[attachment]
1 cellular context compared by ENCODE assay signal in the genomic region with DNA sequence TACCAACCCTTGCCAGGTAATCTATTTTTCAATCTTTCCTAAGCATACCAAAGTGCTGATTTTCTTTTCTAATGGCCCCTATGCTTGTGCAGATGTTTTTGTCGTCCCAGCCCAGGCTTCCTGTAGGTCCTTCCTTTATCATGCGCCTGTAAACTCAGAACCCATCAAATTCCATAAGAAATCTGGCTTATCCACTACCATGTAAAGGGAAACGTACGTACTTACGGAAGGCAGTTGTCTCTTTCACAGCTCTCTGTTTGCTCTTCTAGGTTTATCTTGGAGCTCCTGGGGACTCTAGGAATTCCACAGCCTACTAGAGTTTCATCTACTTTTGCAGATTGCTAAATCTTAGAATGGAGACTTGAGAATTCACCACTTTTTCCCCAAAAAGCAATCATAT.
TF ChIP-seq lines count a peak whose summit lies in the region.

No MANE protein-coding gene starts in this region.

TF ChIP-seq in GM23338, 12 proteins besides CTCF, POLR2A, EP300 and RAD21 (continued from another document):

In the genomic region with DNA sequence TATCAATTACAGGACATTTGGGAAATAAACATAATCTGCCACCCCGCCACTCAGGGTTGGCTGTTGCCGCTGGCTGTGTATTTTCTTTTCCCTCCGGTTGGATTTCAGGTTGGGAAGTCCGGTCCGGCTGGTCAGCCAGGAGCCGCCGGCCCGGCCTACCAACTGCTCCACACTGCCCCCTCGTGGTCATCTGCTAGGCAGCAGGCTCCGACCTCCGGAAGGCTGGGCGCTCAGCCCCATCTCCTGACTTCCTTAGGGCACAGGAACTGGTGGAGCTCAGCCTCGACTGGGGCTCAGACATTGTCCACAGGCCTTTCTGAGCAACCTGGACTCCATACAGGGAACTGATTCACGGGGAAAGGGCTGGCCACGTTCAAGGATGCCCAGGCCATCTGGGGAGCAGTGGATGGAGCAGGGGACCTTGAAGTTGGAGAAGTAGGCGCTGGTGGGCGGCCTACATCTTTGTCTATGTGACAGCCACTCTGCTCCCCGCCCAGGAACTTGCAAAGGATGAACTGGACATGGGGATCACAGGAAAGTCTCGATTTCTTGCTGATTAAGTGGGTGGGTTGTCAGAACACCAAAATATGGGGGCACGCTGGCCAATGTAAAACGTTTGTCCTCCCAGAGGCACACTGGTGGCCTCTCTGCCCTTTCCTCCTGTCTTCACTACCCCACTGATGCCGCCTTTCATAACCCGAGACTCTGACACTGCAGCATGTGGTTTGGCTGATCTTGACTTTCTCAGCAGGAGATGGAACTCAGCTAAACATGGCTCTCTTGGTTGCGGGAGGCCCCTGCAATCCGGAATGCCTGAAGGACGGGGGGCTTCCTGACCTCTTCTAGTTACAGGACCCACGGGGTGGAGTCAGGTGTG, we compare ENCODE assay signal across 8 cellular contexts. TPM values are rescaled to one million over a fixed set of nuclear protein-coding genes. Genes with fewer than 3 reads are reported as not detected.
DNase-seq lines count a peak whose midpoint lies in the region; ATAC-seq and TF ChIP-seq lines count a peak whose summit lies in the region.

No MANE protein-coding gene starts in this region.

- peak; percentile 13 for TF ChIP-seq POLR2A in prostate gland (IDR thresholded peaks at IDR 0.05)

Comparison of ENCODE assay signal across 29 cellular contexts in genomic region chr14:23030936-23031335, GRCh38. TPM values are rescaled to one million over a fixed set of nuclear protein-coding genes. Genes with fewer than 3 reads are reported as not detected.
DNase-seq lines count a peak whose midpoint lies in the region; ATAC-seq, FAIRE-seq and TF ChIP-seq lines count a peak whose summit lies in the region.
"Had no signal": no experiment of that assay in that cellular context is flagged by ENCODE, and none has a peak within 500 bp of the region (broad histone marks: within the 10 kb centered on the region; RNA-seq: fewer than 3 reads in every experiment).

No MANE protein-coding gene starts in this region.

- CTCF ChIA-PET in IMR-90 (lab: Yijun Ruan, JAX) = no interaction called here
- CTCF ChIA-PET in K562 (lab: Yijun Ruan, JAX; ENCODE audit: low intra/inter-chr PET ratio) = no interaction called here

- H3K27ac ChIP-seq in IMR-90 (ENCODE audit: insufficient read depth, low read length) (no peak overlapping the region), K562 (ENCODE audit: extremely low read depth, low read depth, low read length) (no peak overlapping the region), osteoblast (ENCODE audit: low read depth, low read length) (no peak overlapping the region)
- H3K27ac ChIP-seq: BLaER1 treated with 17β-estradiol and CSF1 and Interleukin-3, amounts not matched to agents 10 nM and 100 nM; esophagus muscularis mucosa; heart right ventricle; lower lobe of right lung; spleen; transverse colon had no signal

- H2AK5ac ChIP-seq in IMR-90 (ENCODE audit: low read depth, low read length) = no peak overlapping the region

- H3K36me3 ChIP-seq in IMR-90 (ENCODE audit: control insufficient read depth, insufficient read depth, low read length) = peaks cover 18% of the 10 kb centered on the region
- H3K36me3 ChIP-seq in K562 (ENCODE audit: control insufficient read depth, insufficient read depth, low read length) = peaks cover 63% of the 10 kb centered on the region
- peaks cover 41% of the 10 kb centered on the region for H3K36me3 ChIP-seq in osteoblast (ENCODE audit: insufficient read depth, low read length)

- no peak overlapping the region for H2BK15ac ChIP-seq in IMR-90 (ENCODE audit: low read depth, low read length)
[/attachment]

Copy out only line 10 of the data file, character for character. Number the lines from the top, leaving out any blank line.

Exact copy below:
DNase-seq lines count a peak whose midpoint lies in the region; ATAC-seq, FAIRE-seq and TF ChIP-seq lines count a peak whose summit lies in the region.